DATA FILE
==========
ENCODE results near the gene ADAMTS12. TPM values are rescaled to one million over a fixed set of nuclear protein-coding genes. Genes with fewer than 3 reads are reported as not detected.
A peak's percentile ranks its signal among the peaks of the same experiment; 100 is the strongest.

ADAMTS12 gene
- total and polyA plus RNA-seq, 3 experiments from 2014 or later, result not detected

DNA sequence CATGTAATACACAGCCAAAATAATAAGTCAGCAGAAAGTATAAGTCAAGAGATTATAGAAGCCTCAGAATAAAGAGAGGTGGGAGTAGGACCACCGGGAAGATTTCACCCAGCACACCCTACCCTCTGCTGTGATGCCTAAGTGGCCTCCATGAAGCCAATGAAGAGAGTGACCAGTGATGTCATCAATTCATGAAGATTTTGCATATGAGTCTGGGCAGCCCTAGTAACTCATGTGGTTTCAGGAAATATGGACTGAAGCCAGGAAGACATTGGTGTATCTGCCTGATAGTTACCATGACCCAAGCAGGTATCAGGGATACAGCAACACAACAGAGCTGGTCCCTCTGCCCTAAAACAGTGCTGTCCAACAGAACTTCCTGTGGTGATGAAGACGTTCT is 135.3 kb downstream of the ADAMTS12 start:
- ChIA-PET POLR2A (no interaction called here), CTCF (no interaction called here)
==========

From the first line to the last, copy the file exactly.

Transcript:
ENCODE results near the gene ADAMTS12. TPM values are rescaled to one million over a fixed set of nuclear protein-coding genes. Genes with fewer than 3 reads are reported as not detected.
A peak's percentile ranks its signal among the peaks of the same experiment; 100 is the strongest.

ADAMTS12 gene
- total and polyA plus RNA-seq, 3 experiments from 2014 or later, result not detected

DNA sequence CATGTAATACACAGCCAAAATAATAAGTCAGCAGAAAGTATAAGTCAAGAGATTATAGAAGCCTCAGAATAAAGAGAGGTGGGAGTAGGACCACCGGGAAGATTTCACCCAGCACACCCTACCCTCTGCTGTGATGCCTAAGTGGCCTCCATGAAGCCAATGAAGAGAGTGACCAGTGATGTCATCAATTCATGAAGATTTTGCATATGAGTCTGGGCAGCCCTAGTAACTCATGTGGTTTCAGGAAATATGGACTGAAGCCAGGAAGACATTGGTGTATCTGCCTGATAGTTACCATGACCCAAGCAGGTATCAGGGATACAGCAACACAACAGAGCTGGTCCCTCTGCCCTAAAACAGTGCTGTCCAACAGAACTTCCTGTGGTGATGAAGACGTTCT is 135.3 kb downstream of the ADAMTS12 start:
- ChIA-PET POLR2A (no interaction called here), CTCF (no interaction called here)